When students don’t vote, it’s often because they feel they don’t know where the candidates stand, and because they mistrust politics in general. When CEEP founder Paul Loeb was speaking at Minnesota’s Winona State, he asked students in a classroom where half hadn’t voted point blank why they hadn’t participated. “I don’t know enough,” one woman said. “All the ads, all the lies, you can’t believe what the candidates say, and I don’t want to vote for the wrong person.” “If I only had a list where I could see what they actually stood for…”

“Well actually,” Loeb said, “we’re creating lists exactly like that.” He described the nonpartisan candidate guides that our national Campus Election Engagement Project (CEEP) creates in response to these kinds of hesitations, to help students sort through contending candidate claims, and to help get past the reflex response that “they’re all the same.” The student and her peers said having lists like these would make all the difference in giving them the confidence to turn out at the polls.

Two days later, Loeb spoke at Viterbo, a Catholic university in La Crosse Wisconsin. Again he asked why students do and don’t vote. “Students don’t vote,” said one, “because it takes a lot of effort to find out what the candidates stand for.” Another then said, “It really helped last year when there was a printed list in everyone’s mailbox and you could go down the list and see where the candidates stood on the issues.” The other students enthusiastically agreed, and 90% said they had voted.

The professor coordinating Loeb’s visit said they were CEEP’s nonpartisan guides to the Presidential and Wisconsin Senate races. After schools asked for a concise way to help students reflect on different candidates, we began creating them from candidate statements and stands, cross-checked with major media coverage. The Viterbo administrators liked our guides so much, they printed several thousand copies and distributed them to every student mailbox on campus.

Our guides have continued to get similarly terrific responses. When we survey schools after each electoral cycle, they give the guides an average rating of nearly 9 points on a 10-point scale. Our team that produces them is led by a 19-year senior editor and manager at Encyclopedia Britannica, and a former Associate Director of the National Service-Learning Clearinghouse. We find them a strong and useful tool to help students and other citizens past the reflex response of “they’re all the same. They’re all just lying and spinning.”

Here are ways to distribute our guides, drawn from other schools. The more parallel ways you distribute them, the more they’ll become a key part of student decisions whether to vote and who to vote for:

  • Distribute them through all-campus email—the most efficient way to reach everyone.
  • Distribute them through social media outlets and text blasts. If possible, let us know how many students viewed them.
  • Ask students to forward them to friends.
  • Encourage your student newspaper to use them as a starting point for their election coverage, printing them as inserts or adapting them for longer stories. See our guide for how student newspapers can help engage their campuses. The earlier you get your paper the guides (and create a more general working relationship), the more likely they’ll be able to use them.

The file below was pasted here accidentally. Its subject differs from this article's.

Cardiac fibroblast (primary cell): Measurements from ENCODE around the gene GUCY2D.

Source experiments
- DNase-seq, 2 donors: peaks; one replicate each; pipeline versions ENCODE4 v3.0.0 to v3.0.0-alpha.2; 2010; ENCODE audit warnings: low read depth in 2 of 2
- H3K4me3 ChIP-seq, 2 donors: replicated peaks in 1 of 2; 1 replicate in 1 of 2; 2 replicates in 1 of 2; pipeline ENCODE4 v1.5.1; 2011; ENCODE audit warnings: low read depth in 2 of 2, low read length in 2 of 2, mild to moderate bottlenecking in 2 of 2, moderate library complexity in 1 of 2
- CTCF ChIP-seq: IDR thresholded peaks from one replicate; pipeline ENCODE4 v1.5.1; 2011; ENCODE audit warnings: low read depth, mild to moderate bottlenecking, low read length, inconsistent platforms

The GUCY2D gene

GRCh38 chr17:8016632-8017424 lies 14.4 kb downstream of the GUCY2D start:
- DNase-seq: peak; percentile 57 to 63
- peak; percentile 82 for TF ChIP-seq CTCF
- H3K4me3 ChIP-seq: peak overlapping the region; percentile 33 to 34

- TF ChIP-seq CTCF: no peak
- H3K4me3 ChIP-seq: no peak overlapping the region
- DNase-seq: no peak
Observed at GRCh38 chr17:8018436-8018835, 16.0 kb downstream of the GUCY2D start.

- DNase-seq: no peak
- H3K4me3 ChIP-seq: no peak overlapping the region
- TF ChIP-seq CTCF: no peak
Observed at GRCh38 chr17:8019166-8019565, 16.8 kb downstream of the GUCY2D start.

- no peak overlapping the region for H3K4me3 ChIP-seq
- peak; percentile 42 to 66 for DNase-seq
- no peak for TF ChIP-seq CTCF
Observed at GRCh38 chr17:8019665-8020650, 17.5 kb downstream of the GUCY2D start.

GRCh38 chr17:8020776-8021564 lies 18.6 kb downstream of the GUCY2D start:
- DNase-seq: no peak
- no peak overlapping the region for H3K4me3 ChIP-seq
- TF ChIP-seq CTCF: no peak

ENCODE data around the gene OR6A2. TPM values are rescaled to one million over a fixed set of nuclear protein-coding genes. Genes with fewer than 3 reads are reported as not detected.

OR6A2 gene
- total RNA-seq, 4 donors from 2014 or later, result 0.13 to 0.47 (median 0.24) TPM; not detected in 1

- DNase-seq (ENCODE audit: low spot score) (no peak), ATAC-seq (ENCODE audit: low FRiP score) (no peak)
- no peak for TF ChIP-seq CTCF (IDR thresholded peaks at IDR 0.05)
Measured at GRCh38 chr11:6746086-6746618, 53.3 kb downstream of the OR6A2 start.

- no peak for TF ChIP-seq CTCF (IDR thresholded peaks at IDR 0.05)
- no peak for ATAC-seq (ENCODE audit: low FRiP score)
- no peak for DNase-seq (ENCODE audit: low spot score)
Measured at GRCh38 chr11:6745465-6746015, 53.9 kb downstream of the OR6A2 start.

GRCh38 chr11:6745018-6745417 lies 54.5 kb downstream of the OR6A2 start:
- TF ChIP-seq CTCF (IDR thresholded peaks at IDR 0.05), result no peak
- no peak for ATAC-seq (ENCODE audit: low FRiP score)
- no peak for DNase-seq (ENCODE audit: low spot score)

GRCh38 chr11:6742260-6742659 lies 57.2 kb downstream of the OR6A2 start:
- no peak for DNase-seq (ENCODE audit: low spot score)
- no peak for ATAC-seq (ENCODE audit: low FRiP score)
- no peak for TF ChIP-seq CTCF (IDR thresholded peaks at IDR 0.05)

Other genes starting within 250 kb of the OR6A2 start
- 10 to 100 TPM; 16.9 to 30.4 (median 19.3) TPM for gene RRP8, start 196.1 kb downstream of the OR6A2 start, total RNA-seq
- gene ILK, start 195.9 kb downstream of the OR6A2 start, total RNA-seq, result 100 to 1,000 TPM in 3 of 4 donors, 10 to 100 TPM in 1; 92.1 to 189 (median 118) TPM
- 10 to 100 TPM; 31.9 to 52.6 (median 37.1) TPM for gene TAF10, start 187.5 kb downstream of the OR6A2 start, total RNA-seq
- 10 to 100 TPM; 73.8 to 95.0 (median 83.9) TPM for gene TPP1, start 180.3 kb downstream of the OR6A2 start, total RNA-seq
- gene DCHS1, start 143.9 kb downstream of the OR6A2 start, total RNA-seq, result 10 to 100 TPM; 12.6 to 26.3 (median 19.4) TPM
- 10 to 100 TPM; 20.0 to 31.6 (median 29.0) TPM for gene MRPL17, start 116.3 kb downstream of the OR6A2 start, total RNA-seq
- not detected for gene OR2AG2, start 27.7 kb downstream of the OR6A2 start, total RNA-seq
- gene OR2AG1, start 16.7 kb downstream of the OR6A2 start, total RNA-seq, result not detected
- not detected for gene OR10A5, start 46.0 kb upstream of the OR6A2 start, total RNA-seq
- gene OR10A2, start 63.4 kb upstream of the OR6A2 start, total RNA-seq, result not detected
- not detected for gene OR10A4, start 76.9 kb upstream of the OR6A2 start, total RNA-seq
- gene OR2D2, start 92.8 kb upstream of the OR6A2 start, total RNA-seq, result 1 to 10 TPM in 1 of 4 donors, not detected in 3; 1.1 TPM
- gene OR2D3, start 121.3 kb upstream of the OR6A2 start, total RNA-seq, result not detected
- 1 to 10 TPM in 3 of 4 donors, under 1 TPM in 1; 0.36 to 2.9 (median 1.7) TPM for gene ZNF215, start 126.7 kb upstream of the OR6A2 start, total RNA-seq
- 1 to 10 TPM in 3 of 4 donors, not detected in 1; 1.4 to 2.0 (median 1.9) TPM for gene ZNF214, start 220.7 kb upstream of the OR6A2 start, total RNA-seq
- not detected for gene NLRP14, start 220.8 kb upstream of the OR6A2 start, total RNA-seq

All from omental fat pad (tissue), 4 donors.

• Distribute printed copies of the guides in students’ physical mailboxes, as Viterbo did. Have student volunteers hand them out as part of your nonpartisan voter engagement effort. Make them a starting point for conversation and reflection.
  • Post them prominently on your school’s election-related website, and then link to them.
  • Use them to help spark discussions in classrooms and residence halls. The goal is not to get agreement. It’s to get students weighing in on how their own values relate to candidate stands.
  • Think big: Blow the guides up in large posters. Display in high-traffic areas of the student union, classroom buildings, or residence halls. It’s an inexpensive way to get major visibility.
  • Distribute them off-campus, like by posting printed versions in places like cafes and bars where students congregate.
  • Use our resource on creating your own nonpartisan guides to do so for down-ballot races, like Secretary of State, Attorney General, Congressional and local legislative races, and local and statewide initiatives. Have students draw up these guides under the supervision of political science, communications, or honors faculty. Distribute them in the campus, community, and online as you would the CEEP guides.
  • Use these same approaches to distribute guides from other nonpartisan groups, like your local League of Women Voters. Enc
  • Encourage students to visit some of the key websites we draw on, like,,, and
  • Add your own creative ideas, and let CEEP know so we can pass them on.

Here’s a sample meme that you can distribute on social media to link to the guides. You can download or copy it from our website and then link the image either to our main guides page, or to any specific guide, like for a Senator or gubernatorial race in your state.

The Thinker Meme